Who's this child sponsorship about, anyway?

by Rachel Held Evans Read Distraction Free
Photo by Matthew Paul Turner

Photo by Matthew Paul Turner


My sources are confirming that, after pressure from evangelicals, World Vision has decided to reverse their decision on employing gay and lesbian people

I don't know what to say. I really don't.

For those of you who donated, thank you. That money will be put to good use, I assure you. But I am deeply, profoundly sorry that I inadvertently rallied these fundraising efforts in response to a decision that would ultimately be reversed. Though I sincerely hope everyone who sponsored a child or made a donation will continue to support World Vision, I can see how this effort would make you feel betrayed, as though it were launched under false pretense. And I'm so, so sorry for that. I'm as surprised by all this as you are, but I take full responsibility. 

This whole situation has left me feeling frustrated, heartbroken, and lost. I don't think I've ever been more angry at the Church, particularly the evangelical culture in which I was raised and with which I for so long identified. I confess I had not realized the true extent of the disdain evangelicals have for our LGBT people, nor had I expected World Vision to yield to that disdain by reversing its decision under pressure. Honestly, it feels like a betrayal from every side.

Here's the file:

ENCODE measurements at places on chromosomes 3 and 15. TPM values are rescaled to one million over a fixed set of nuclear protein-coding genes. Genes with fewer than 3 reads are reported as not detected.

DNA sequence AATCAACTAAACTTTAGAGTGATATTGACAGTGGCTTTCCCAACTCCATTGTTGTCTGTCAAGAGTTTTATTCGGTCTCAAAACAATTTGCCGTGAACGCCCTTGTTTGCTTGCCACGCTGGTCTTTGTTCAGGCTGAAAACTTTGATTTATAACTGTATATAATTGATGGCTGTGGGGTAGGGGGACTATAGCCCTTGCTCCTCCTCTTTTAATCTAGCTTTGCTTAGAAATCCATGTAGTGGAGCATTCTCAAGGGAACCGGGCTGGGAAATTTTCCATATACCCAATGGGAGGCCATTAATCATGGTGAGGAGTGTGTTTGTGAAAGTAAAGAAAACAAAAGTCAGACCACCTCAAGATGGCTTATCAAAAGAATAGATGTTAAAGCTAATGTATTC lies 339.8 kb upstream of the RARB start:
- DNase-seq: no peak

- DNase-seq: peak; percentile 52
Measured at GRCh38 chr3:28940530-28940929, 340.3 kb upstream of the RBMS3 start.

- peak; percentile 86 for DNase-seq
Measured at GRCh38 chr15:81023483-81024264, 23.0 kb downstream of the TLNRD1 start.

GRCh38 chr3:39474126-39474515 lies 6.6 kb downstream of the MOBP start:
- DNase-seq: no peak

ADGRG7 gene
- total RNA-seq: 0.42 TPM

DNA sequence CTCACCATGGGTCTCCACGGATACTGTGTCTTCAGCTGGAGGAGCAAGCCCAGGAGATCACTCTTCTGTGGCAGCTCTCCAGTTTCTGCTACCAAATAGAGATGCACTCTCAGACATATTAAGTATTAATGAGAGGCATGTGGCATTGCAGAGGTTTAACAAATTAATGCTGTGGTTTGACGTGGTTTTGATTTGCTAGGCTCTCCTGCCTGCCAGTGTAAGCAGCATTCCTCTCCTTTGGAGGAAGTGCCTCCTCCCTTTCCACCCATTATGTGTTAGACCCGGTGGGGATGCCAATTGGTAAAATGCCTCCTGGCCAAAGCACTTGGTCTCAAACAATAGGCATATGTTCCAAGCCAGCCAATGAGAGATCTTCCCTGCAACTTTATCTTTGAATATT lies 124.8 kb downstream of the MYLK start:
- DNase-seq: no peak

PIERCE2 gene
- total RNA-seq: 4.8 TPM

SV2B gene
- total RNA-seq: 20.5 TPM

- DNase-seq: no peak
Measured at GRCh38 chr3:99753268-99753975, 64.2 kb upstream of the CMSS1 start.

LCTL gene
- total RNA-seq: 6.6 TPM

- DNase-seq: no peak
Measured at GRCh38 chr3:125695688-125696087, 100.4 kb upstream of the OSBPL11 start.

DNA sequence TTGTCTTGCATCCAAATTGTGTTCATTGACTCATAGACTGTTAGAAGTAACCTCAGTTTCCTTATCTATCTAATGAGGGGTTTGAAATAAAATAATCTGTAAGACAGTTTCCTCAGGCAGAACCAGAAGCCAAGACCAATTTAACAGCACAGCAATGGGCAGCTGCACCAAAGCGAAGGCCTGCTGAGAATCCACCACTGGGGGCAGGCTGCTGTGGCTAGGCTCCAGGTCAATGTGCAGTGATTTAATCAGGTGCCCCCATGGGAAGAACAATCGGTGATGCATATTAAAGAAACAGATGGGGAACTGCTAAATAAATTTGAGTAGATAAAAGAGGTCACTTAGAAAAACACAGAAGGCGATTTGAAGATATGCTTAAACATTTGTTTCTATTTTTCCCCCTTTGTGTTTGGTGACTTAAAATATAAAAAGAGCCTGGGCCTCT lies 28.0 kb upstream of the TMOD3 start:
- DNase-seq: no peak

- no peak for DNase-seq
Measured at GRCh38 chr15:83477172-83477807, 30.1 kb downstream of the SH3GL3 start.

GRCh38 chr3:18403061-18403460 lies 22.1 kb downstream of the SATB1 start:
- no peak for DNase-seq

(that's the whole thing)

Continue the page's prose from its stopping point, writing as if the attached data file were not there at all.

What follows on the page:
Something has to change. And I'm committed to being a part of that change. But not today. 

Today, I don't know what else to do but grieve with everyone else who feels like a religious refugee today. This sucks, and I'm so, so sorry. 

I hope you take some comfort in the fact that perhaps, as a result of our petty warring, some kids were sponsored today. 




No official numbers have been released yet, but my contacts at World Vision report that thousands of children lost their sponsorships yesterday as evangelicals withdrew funds in protest to World Vision’s policy of employing people in same-sex marriages.  

(Note: I’m so thankful to those who responded to this awful situation yesterday by sponsoring kids or making donations to World Vision. Thank you for that. It’s encouraging!) 

We’ve already discussed how this mass defunding reveals a pervasive problem within evangelicalism of singling out and stigmatizing gay and lesbian people, but today I want to address a common refrain I’ve been hearing from people who have chosen to cut off funding to their sponsored children: 

“We’ll just drop our sponsorship with World Vision and move that money to another organization that better reflects our values.” 

I understand the sentiment, but the truth is, redirecting funds to another organization does not change the fact that a community that was depending on that monthly gift from you will no longer receive it, and a child who once looked forward to your letters will no longer receive them. 

Preston Yancey articulated it well yesterday when he said, "As a World Vision sponsor, you gave your word to a child, not to the organization. That’s what is at stake here."